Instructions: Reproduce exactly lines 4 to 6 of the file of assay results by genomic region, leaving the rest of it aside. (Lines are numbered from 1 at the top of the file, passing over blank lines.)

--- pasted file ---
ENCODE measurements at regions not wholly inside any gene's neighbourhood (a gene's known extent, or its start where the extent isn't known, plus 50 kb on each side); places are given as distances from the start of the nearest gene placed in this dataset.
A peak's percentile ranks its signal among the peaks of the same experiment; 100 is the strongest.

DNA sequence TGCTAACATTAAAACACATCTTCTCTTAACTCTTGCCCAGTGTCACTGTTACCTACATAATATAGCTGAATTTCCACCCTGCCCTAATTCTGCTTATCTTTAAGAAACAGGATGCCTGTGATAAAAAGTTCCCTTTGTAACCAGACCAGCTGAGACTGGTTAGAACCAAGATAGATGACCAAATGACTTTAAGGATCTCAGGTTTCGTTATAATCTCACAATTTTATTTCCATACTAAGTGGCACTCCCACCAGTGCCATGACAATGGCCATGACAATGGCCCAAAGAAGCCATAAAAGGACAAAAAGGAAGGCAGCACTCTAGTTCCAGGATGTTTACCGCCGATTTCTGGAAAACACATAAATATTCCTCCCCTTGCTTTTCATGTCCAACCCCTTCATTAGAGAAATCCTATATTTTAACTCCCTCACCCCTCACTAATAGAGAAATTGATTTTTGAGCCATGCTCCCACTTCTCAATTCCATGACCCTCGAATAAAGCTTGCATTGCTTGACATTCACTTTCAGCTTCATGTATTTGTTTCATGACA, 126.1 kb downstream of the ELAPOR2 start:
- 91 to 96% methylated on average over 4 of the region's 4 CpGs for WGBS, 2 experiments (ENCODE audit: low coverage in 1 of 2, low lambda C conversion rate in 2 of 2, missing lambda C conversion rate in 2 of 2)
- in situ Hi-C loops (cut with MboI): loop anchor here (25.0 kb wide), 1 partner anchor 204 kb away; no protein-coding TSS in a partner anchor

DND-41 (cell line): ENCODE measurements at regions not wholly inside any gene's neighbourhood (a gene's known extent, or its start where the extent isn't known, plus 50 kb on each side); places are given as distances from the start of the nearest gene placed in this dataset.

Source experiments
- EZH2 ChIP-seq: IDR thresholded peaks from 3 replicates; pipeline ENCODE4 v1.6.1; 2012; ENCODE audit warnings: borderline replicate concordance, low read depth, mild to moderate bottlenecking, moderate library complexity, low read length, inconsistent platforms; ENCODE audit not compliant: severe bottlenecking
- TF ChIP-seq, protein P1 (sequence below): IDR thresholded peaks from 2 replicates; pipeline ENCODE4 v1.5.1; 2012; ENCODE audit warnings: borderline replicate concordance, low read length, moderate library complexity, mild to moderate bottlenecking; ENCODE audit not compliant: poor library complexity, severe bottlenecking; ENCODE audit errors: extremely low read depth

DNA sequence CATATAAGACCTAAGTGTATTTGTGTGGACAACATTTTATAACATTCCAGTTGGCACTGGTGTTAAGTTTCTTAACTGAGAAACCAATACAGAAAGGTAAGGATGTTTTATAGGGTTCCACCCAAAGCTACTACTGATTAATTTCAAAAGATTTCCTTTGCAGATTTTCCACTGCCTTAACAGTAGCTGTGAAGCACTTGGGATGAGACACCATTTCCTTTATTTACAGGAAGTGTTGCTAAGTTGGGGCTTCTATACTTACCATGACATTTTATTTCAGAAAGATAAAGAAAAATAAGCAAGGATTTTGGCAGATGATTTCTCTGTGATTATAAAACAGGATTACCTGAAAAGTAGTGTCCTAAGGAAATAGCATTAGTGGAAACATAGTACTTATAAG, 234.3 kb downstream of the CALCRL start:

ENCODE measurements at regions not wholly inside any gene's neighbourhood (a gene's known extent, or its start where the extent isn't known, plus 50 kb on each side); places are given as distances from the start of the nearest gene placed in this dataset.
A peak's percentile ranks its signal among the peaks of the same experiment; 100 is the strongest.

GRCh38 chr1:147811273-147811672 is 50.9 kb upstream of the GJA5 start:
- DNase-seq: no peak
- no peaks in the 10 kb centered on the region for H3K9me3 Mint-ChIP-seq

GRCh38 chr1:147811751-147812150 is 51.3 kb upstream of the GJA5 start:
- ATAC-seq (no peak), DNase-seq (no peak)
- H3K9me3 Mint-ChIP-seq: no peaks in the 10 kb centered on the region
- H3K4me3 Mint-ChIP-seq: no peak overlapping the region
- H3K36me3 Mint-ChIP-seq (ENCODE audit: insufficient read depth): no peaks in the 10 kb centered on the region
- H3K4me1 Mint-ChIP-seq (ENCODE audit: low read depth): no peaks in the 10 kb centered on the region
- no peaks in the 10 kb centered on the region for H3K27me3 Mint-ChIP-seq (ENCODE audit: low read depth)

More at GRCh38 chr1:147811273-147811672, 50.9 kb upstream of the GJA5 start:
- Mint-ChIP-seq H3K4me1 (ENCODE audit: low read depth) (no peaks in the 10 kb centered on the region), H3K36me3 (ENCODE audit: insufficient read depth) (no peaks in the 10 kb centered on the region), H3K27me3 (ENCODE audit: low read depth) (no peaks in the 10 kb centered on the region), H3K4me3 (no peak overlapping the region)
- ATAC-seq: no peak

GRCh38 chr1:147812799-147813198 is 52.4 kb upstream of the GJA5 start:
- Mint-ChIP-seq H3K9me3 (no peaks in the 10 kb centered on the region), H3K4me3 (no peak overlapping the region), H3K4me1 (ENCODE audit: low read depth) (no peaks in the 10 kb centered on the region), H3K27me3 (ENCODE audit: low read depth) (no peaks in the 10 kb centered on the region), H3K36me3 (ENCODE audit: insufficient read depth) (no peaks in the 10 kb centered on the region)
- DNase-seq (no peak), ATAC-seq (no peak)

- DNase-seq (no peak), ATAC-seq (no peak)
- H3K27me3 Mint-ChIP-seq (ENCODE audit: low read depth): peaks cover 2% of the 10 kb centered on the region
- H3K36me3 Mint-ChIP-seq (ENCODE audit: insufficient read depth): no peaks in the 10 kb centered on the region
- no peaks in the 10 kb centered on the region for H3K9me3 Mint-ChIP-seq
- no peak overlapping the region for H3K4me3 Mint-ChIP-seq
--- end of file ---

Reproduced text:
- 91 to 96% methylated on average over 4 of the region's 4 CpGs for WGBS, 2 experiments (ENCODE audit: low coverage in 1 of 2, low lambda C conversion rate in 2 of 2, missing lambda C conversion rate in 2 of 2)
- in situ Hi-C loops (cut with MboI): loop anchor here (25.0 kb wide), 1 partner anchor 204 kb away; no protein-coding TSS in a partner anchor

DND-41 (cell line): ENCODE measurements at regions not wholly inside any gene's neighbourhood (a gene's known extent, or its start where the extent isn't known, plus 50 kb on each side); places are given as distances from the start of the nearest gene placed in this dataset.